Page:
When I was a composition student at the University of Southern California, I was introduced to Ethel Tyne, who had organized a group of friends, all excellent pianists, to get together once a week to sight-read arrangements of symphonies and overtures arranged for two pianos. I became a regular with the group, and when I told Ethel that I had been accepted at the Juilliard School, she said, “When you get to New York, you must call my daughter and son-in-law, Judy and Hal Prince.”
“Are they musicians?” I naively asked.
“You’ll find out what they do,” she chuckled.
So when I arrived in New York in 1972, one of my first calls was to Judy Prince. She was warm and charming and invited me over to the couple’s East Side townhouse. I noticed all the framed posters of Broadway shows that decorated the walls, and I thought to myself, “This couple really enjoys the theater!”
Still clueless as to who they were, I invited them to one of the first concerts I was conducting at Juilliard. Had I known then that I had just met the legendary icon of the theater world, I might have been completely intimidated, but thankfully I was introduced to Hal Prince simply as a friend.
My first impression was of someone who radiated energy and enthusiasm, who loved and knew a great deal about classical music and who had endless curiosity. He enjoyed the concert, and from that day on I was a regular guest in their home. I finally realized the scope of his Broadway activity when my husband and I were invited to a New Year’s party.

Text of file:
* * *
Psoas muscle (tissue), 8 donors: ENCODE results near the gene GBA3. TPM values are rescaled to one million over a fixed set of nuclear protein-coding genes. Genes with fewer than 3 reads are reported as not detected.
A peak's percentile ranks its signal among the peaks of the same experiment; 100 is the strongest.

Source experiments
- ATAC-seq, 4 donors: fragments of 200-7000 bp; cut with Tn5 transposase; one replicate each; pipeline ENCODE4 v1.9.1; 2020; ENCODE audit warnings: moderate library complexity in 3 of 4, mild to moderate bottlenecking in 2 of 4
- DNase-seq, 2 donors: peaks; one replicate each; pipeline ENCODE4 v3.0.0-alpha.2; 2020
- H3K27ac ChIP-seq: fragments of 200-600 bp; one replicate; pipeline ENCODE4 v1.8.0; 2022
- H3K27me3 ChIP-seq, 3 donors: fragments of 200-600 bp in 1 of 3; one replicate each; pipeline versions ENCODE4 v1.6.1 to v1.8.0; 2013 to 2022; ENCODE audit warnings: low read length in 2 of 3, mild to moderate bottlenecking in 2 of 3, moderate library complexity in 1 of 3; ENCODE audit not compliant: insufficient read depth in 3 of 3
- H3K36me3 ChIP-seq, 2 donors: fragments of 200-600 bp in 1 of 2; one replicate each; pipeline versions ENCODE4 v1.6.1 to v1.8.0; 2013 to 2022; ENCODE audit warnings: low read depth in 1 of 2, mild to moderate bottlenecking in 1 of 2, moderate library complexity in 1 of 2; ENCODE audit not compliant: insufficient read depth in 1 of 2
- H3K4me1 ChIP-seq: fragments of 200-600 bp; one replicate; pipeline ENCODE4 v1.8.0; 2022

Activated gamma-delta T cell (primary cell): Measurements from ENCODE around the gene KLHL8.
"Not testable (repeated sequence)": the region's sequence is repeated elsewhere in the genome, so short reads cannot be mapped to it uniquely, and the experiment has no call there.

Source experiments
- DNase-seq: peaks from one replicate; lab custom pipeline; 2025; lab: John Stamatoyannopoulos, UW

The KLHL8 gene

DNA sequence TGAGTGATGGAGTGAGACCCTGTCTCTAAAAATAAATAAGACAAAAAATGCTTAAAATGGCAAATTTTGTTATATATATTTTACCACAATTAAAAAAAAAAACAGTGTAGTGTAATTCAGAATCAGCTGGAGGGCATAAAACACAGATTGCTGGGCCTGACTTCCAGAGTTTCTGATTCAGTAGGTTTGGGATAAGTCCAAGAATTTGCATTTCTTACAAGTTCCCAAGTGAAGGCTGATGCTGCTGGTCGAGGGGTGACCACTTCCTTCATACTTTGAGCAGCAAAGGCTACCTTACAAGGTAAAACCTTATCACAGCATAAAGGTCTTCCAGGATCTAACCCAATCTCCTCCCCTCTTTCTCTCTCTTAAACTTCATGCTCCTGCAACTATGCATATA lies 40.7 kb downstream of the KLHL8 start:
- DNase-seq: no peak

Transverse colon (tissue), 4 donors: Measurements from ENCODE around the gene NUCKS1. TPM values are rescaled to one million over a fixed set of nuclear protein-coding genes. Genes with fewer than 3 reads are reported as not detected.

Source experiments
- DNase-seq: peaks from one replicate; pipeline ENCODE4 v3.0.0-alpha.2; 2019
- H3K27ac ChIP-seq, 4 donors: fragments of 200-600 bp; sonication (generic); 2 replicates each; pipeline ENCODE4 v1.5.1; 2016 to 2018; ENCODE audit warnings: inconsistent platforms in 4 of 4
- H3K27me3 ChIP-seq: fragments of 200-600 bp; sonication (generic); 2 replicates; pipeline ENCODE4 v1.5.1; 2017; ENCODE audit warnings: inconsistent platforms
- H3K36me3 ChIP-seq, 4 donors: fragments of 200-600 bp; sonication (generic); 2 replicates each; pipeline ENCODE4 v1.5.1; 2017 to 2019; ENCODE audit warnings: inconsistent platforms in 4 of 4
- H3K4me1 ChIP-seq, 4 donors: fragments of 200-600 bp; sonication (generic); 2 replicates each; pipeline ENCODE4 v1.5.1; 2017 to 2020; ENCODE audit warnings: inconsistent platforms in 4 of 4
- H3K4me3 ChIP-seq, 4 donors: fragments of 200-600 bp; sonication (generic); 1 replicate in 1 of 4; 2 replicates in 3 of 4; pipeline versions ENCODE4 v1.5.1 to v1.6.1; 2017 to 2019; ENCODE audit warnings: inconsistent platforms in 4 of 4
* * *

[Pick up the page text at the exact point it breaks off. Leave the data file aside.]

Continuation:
I arrived early, and the first person I saw was a man sitting playing the piano. I walked over, and he casually said, “Hi, I’m Steve, who are you?” That was Stephen Sondheim. The other guests included a who’s who of Broadway. Most of the furniture had been removed from the large rooms, and on every floor there was a scene being performed by cast members from the many shows that Hal had running on Broadway. It was dazzling beyond belief, and I suddenly realized just who my friend was.
After I graduated from Juilliard, I invited Hal’s son, Charley, a budding conductor, to conduct a concert with the Roanoke Symphony, an orchestra in Virginia of which I was music director. Charley and I shared a deep love for Herbert von Karajan’s conducting, and as I had studied with the maestro, Charley was always full of questions about his teaching.
He and the whole Prince family came to Virginia to attend a concert performance I conducted of the Richard Strauss opera “Der Rosenkavalier,” and Charley was excited about conducting the orchestra’s next concert.
I often shared my compositions with Hal and Judy, and when he heard my monodrama “Molly ManyBloom,” based on James Joyce’s “Ulysses,” he wrote to me saying that it was a work he would like to direct in the future. Sadly, that will never be, but knowing that it appealed to him and his unerring theatrical instincts was enough.
When my opera “Travels” was produced by Opera Roanoke in 1995, it was to Hal that I turned for advice on someone to direct the show. He recommended his own assistant, Jonathan Arak, who, having absorbed Hal’s savvy and boldness, brought the opera to life and to a triumphant success.
Hal has touched the lives of many people. In addition to being loved and worshipped by the theater world, his brilliant light shone on his friends as well. I bathed in that bright light, and it has changed my life forever.
Victoria Bond, an internationally acclaimed composer and conductor, premiered her opera “Clara,” about Clara Schumann, at the Berlin Philharmonic’s Easter festival in Germany in April. She lives part time in East Hampton. The producer and director Hal Prince, a winner of 21 Tony Awards, died on July 31 at the age of 91.